|US5211939 *||Jan 14, 1992||May 18, 1993||Gillette Canada||Method for desensitizing teeth|
|US5234971 *||Nov 25, 1991||Aug 10, 1993||G-C Dental Industrial Corp.||Odontotherapeutical materials|
|US5240569 *||Sep 30, 1991||Aug 31, 1993||Rockwell International Corporation||Magnetically enhanced electrolysis cell system|
|US5240697 *||Oct 17, 1991||Aug 31, 1993||Colgate-Palmolive Company||Desensitizing anti-tartar dentifrice|
|US5250288 *||Jan 25, 1993||Oct 5, 1993||Gillette Canada, Inc.||Method for desensitizing teeth|
|US5270031 *||Dec 20, 1991||Dec 14, 1993||Block Drug Company Inc.||Dentinal desensitizing compositions|
|US5328682 *||Oct 19, 1991||Jul 12, 1994||Boots Company Plc||Mouthwash|
|EP0200508A2 *||Apr 25, 1986||Nov 5, 1986||Nitto Denko Corporation||Adhesive oral bandages and oral pharmaceutical preparations|
|EP0549281A1 *||Dec 18, 1992||Jun 30, 1993||Block Drug Company Inc.||Dentinal desensitizing compositions|
|FR2670383A1 *||Title not available|
|GB2239601A *||Title not available|
|1||*||Mason et al Clinical Prevention Denstr, vol. 12 No. 6:6 12 Jan. 1991 Evaluation of Tartar Control Dentifrices in In Vitro Models of Dentin Sensitivity.|
|2||Mason et al Clinical Prevention Denstr, vol. 12 No. 6:6-12 Jan. 1991 Evaluation of Tartar Control Dentifrices in In Vitro Models of Dentin Sensitivity.|
|Citing Patent||Filing date||Publication date||Applicant||Title|
|US5885551 *||Aug 1, 1997||Mar 23, 1999||Smetana; Alfred J.||Treatment for dentinal hypersensitivity|
|US6096292 *||Jul 28, 1998||Aug 1, 2000||Block Drug Company, Inc.||Polymeric desensitizing compositions|
|US6592853 *||Feb 24, 2000||Jul 15, 2003||Block Drug Company, Inc.||Dentin desensitizer containing stannous fluoride|
|US7153493||Jul 30, 2003||Dec 26, 2006||Warner-Lambert Company Llc||Clear oral compositions containing potassium salt|
|US7435409||Mar 17, 2006||Oct 14, 2008||Mcneil-Ppc, Inc.||Compositions comprising a potassium salt active ingredient, including oral compositions for reducing dental nerve and dentin sensitivity comprising a non-menthol flavoring|
|US7687650||Dec 29, 2006||Mar 30, 2010||Jr Chem, Llc||Chemical compositions and methods of making them|
|US7867522||Dec 29, 2006||Jan 11, 2011||Jr Chem, Llc||Method of wound/burn healing using copper-zinc compositions|
|US7897800||Jan 29, 2007||Mar 1, 2011||Jr Chem, Llc||Chemical compositions and methods of making them|
|US7927614||Jun 14, 2006||Apr 19, 2011||Jr Chem, Llc||Anti-aging treatment using copper and zinc compositions|
|US8148563||Feb 19, 2010||Apr 3, 2012||Jr Chem, Llc||Chemical compositions and methods of making them|
|US8273791||Dec 10, 2008||Sep 25, 2012||Jr Chem, Llc||Compositions, kits and regimens for the treatment of skin, especially décolletage|
|US8505730||Aug 23, 2012||Aug 13, 2013||Jr Chem, Llc||Compositions, kits and regimens for the treatment of skin, especially décolletage|
|US8658139||Feb 27, 2010||Feb 25, 2014||Squigle, Inc.||Prevention and treatment of oral diseases|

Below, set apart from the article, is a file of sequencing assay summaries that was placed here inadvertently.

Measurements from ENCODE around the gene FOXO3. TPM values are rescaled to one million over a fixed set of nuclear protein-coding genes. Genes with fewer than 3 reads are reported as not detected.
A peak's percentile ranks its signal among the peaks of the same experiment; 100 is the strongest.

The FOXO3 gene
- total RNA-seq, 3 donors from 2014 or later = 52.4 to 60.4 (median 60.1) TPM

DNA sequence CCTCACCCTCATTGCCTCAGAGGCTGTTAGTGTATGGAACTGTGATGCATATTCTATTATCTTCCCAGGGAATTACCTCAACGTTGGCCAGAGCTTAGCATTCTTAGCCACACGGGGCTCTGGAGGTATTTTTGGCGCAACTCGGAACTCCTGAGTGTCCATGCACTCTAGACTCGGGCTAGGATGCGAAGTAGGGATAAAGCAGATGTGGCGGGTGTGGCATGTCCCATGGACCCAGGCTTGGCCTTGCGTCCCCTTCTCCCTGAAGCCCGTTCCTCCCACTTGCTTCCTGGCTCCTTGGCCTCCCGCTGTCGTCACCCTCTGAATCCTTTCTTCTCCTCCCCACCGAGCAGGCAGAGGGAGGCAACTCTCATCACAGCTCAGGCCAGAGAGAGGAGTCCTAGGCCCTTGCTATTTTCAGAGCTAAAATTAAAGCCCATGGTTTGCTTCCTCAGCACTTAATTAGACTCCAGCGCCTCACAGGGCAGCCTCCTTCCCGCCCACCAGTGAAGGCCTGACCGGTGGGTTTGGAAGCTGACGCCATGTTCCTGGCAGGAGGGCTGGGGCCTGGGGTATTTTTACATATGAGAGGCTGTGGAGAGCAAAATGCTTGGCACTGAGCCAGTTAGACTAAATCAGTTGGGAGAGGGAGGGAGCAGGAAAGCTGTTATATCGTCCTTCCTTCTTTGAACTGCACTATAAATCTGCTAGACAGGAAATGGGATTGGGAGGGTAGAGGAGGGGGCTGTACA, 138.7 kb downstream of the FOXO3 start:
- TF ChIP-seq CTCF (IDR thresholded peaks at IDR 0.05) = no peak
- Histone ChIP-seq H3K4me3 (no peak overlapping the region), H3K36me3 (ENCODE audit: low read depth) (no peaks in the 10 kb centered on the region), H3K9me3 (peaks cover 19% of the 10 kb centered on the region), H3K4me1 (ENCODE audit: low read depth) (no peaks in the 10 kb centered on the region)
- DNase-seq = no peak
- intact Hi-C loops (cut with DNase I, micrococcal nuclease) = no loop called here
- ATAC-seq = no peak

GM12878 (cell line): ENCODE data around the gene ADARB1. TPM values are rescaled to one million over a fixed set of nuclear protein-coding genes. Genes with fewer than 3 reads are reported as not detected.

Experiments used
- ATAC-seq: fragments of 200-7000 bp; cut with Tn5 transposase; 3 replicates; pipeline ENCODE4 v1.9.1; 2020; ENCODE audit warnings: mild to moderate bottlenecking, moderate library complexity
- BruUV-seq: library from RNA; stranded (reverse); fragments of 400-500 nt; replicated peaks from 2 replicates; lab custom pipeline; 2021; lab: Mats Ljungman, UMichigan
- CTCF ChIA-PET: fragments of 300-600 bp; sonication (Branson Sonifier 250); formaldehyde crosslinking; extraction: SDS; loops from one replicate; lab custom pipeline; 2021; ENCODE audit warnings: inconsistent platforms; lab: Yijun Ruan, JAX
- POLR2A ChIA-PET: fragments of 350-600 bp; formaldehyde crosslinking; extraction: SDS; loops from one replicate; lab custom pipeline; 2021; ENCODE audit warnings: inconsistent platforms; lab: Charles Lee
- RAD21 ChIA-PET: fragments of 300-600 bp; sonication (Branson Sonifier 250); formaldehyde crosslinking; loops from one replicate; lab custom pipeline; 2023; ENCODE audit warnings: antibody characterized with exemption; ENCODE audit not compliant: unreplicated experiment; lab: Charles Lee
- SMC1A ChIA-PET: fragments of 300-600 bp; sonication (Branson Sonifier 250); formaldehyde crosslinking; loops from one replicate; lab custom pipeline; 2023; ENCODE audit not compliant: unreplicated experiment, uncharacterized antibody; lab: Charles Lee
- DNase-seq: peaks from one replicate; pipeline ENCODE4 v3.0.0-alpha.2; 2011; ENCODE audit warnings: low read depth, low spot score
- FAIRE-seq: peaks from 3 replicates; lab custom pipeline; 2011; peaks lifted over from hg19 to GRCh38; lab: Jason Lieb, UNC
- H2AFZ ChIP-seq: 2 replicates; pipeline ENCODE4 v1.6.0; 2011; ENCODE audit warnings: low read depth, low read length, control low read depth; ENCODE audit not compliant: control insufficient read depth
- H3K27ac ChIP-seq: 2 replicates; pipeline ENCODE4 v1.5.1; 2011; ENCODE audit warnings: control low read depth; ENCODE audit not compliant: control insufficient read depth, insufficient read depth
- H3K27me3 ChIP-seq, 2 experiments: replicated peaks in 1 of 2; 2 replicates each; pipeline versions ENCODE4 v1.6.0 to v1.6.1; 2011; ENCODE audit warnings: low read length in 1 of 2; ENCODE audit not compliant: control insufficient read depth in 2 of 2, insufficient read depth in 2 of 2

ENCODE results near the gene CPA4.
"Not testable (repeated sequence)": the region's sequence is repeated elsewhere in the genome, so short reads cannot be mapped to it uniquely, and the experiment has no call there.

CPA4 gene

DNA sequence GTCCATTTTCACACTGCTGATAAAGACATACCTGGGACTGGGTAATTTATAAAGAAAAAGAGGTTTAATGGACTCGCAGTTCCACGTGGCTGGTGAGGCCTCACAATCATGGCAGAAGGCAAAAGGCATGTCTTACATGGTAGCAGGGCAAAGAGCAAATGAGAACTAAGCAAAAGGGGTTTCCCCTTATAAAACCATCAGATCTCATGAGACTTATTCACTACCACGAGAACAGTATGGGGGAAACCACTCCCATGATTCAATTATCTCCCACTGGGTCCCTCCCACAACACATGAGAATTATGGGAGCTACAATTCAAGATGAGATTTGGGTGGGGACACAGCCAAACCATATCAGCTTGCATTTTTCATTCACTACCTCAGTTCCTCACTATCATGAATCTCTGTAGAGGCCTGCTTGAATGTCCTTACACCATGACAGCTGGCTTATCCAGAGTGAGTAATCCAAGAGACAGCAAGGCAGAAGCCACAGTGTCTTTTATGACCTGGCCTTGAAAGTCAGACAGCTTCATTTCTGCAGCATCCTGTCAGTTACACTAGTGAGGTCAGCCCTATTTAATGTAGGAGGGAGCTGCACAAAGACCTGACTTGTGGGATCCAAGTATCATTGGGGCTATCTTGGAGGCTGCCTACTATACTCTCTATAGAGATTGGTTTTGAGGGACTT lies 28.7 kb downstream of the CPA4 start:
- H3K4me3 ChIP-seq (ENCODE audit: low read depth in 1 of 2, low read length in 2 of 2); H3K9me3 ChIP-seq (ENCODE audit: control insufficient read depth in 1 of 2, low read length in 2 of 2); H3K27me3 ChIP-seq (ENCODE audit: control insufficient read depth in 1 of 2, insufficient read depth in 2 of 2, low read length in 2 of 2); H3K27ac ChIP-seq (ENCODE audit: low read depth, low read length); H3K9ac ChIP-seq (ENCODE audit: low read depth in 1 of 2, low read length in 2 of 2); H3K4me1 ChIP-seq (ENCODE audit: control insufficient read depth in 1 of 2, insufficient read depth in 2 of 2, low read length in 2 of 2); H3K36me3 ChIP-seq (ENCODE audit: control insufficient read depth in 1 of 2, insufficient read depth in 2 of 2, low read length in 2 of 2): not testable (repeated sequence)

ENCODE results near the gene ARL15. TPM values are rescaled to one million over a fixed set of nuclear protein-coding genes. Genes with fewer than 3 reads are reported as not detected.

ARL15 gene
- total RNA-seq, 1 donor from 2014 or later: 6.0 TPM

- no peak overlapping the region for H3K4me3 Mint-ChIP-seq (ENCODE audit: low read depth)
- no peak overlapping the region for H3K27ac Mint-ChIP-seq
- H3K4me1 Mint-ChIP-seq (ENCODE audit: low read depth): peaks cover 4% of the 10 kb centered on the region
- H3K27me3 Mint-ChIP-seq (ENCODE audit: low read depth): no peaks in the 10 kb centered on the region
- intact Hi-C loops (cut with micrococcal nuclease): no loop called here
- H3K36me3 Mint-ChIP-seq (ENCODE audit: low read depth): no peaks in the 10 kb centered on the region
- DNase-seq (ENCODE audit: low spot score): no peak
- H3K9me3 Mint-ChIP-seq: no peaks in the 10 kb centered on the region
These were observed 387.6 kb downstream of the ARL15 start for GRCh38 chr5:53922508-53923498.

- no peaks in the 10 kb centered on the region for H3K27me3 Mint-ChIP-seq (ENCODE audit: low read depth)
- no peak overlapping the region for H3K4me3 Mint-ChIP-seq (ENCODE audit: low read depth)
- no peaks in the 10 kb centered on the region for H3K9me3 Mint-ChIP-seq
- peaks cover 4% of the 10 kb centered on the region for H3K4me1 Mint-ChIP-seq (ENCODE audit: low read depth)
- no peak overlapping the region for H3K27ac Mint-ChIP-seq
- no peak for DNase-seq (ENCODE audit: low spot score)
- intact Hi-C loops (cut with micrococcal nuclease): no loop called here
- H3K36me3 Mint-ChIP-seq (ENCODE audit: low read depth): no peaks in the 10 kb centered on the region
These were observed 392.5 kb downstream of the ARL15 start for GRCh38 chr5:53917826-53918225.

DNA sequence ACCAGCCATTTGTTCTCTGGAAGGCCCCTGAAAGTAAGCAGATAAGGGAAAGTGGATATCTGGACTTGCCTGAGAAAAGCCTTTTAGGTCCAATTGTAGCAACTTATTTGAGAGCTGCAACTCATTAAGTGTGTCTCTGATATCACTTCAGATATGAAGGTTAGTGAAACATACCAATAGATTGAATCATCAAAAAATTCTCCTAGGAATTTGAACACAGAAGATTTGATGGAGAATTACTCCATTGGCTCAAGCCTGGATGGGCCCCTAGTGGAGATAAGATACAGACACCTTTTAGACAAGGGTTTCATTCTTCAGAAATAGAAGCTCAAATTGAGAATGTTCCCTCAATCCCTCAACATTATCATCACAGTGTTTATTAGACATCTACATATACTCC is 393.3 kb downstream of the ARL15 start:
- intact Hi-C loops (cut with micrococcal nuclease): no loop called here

|US8952057||Jun 16, 2011||Feb 10, 2015||Jr Chem, Llc||Compositions for anorectal use and methods for treating anorectal disorders|
|US20030215401 *||Aug 21, 2001||Nov 20, 2003||David Estrada||Dental composition for hypersensitve teeth|
|US20060153780 *||Mar 17, 2006||Jul 13, 2006||Nelson Dennis G||Compositions comprising a potassium salt active ingredient, including oral compositions for reducing dental nerve and dentin sensitivity comprising a non-menthol flavoring|
|US20070059257 *||Oct 30, 2006||Mar 15, 2007||Block Drug Company, Inc.||Dentinal composition for hypersensitive teeth|
|US20070140992 *||Dec 21, 2005||Jun 21, 2007||Lynn Schick||Taste masking of essential oils using a hydrocolloid|
|US20070191620 *||Dec 29, 2006||Aug 16, 2007||Ramirez Jose E||Chemical compositions and methods of making them|
|US20070203354 *||Jan 29, 2007||Aug 30, 2007||Ramirez Jose E||Chemical Compositions and Methods of Making Them|
|US20070218018 *||Mar 14, 2007||Sep 20, 2007||Discus Dental Impressions, Inc.||Sensitivity relief gel|
|US20110008271 *||Jan 13, 2011||Jr Chem, Llc||Rosacea treatments using polymetal complexes|
|US20110178318 *||Jul 21, 2011||Ramirez Jose E||Methods of making bimetal complexes|
|WO2002015809A2 *||Aug 21, 2001||Feb 28, 2002||Block Drug Co||Dental composition for hypersensitive teeth|
|U.S. Classification||424/49, 424/643, 424/641, 424/642|
|International Classification||A61K8/00, A61P1/02, A61K6/08, A61P25/02, A23G3/00, A61K8/896, A61K9/20, A61K31/765, A61K38/17, A61K9/70, A61K31/78, A61Q11/00, A61K31/785, A23G3/34, A61K8/81, A61K8/19, A61K8/27, A61K8/895, A61K8/65|
|Cooperative Classification||A61K8/27, A61Q11/00, A61K8/8147, A61K8/19|
|European Classification||A61K8/19, A61K8/27, A61K8/81K2, A61Q11/00|
|Dec 14, 1993||AS||Assignment|
Owner name: BLOCK DRUG COMPANY, INC., NEW JERSEY
Free format text: ASSIGNMENT OF ASSIGNORS INTEREST;ASSIGNORS:HERMS, JAMES K.;MARKOWITZ, KENNETH J.;REEL/FRAME:006810/0414
Effective date: 19931209
|Jun 27, 2000||FPAY||Fee payment|
Year of fee payment: 4
|Jun 9, 2004||FPAY||Fee payment|
Year of fee payment: 8
|Jun 19, 2008||FPAY||Fee payment|
Year of fee payment: 12